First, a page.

National Geographic : 1990 Feb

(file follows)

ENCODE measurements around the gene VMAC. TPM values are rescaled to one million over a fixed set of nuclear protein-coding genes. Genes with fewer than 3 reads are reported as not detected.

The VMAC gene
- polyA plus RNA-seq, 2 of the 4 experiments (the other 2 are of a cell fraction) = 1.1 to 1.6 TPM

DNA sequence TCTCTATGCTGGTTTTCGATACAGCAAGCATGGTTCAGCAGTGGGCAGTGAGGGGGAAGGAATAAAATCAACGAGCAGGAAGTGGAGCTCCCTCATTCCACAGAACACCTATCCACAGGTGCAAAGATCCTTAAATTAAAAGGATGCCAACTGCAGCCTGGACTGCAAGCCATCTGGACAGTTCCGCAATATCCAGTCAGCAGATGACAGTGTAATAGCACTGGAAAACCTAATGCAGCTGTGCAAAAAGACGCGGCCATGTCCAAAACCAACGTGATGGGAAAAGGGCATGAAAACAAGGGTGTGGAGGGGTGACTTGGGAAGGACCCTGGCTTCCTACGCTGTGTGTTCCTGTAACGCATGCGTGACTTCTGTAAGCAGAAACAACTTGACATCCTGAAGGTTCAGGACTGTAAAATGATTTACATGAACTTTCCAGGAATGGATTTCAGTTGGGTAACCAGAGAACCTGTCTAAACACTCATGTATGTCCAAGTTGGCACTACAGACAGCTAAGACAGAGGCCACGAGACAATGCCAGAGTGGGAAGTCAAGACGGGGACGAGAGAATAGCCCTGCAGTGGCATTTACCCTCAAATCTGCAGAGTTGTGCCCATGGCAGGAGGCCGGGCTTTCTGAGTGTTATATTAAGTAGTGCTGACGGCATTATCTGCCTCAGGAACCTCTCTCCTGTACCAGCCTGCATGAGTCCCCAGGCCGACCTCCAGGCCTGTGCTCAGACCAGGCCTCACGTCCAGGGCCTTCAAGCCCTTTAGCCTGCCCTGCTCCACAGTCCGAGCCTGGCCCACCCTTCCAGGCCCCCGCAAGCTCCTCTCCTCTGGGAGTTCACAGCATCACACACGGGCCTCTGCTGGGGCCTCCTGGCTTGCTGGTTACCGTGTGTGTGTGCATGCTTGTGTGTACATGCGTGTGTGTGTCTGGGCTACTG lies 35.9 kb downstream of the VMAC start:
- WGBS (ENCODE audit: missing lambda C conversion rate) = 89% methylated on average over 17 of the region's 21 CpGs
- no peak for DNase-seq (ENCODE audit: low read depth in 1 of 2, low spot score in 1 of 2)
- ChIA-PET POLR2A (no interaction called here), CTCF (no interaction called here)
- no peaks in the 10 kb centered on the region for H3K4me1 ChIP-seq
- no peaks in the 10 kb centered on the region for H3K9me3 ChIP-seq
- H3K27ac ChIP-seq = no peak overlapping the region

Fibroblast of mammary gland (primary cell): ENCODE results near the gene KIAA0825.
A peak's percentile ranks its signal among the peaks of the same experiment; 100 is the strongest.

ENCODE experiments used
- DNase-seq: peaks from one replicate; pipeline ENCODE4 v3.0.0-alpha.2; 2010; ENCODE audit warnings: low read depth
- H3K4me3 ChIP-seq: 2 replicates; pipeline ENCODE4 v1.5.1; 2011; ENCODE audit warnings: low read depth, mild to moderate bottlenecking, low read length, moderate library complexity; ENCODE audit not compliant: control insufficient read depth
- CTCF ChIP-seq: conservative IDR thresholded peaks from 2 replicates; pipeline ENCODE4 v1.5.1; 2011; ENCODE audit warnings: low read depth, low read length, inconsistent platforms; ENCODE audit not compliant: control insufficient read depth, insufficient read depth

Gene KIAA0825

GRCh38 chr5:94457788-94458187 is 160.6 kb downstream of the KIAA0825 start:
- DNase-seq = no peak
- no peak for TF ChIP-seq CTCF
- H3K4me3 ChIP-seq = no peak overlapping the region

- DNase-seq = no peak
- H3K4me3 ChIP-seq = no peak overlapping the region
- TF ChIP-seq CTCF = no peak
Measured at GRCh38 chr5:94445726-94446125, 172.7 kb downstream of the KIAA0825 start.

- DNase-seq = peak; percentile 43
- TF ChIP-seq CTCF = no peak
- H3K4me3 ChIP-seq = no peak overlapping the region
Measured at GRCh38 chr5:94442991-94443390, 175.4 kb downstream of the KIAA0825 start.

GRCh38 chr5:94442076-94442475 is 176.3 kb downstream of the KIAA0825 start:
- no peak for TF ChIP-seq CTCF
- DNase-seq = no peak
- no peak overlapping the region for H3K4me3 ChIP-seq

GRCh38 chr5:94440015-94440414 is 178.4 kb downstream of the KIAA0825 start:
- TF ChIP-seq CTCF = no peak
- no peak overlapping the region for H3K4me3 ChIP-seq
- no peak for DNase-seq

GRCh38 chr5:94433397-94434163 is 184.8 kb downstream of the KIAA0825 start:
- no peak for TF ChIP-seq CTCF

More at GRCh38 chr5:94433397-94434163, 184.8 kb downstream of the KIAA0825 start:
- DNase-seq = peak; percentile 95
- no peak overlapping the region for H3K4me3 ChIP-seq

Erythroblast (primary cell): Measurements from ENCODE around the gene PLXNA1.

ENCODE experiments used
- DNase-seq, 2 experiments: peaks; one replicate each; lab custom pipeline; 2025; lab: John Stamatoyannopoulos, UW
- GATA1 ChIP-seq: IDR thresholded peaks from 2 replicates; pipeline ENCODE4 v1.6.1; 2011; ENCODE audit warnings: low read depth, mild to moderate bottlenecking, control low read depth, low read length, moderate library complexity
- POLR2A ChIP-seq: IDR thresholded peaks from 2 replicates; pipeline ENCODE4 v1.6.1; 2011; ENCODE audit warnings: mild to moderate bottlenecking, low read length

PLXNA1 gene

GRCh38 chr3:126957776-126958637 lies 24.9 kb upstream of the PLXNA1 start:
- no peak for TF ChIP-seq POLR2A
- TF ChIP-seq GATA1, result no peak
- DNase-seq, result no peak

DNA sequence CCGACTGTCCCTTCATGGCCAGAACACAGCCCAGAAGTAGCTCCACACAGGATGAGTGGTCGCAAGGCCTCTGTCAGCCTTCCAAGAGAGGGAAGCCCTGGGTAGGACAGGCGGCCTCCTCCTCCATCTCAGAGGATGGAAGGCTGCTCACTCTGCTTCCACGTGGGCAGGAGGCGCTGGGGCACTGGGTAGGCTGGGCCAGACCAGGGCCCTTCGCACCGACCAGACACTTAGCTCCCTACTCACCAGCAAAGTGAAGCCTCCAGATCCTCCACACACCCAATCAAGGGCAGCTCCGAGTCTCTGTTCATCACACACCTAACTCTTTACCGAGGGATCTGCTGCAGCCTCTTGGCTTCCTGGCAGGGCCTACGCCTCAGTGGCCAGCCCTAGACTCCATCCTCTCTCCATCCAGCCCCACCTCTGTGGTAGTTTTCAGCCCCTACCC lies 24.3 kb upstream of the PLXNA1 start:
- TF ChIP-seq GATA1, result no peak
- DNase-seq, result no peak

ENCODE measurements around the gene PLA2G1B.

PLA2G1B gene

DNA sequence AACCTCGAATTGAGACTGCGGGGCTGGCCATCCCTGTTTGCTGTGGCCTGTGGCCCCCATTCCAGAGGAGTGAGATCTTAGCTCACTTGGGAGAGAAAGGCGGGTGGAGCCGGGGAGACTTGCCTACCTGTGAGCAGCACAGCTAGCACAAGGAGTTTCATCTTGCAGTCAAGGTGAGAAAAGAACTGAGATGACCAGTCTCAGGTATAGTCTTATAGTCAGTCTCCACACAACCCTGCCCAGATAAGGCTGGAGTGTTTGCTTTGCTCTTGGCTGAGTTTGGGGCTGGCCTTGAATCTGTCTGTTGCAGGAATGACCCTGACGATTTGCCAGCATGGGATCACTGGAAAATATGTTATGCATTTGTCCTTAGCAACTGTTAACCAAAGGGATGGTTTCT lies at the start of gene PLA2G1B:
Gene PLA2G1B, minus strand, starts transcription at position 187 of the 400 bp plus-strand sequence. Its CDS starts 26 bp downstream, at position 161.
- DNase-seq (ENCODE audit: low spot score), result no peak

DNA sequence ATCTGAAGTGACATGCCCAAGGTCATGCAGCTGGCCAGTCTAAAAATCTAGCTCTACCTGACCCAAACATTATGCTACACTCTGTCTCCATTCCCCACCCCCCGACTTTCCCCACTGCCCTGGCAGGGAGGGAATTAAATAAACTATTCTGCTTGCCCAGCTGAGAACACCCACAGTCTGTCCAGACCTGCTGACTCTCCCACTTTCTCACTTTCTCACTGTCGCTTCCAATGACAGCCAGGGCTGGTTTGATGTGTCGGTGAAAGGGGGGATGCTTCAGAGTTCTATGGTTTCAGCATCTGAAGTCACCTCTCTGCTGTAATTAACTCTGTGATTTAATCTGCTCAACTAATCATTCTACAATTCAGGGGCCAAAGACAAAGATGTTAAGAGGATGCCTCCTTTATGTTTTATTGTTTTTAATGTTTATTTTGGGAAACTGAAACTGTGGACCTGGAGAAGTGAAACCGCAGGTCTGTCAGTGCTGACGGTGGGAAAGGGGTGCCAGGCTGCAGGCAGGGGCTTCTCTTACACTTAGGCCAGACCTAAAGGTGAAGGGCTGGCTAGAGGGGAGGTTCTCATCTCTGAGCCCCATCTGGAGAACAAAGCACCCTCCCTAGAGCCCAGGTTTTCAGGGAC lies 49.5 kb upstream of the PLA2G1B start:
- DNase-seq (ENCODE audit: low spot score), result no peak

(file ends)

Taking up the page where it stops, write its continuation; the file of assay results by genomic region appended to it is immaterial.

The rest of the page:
Interlocking habitats of Monterey Bay ' San Francisco AN Monterey Bay AREAENLARGED BELOW 'V Los Angeles DRAIN THE BAY and a landscape comparable to the Grand Can yon would emerge. Largest submarine chasm along the continental U. S., the Monterey Canyon plunges to 90 meters (300 feet) less than a kilometer off Moss Landing and meanders some 175 kilometers out to sea to depths of more than three kilometers. This map reflects recently declassified data plotted by the National Oceanic and Atmospheric Administration. Carved from granite, shale, and sandstone, Monterey Can yon was born 25 to 30 million years ago nearly 300 kilometers to the south. Pushed along the San Andreas Fault as part of the Pacific plate, it owes much of its magnitude to continual seismic activity-from tremors to major earthquakes-that triggers four main types of erosion (illustra tions below). The 7.1 Loma Prieta earthquake in October 1989 caused seafloor failure in the shallows off Moss Landing. In a process called liquefaction, water permeated the shaking sand and silt; the resulting mud slides flowed into the canyon. Unmanned remotely operated Submarine erosion Turbidity flow/current: Set in motion by earthquakes and storm waves, a cloudlike flow of sediment builds into a scouring current of sandand gravel- the major erosive force in the canyon. SRockfall: A common landslide inthe upper reaches of the canyon, where granite and shale prevail. SSlump: A slow-moving land slide that leaves angular contours without triggering turbidity currents. Freshwater sapping: Water flowing from an aquifer into the canyon loosens rock, causing landslides. Increased water use by the area's growing population has reversed the process; saltwater now invades the aquifer.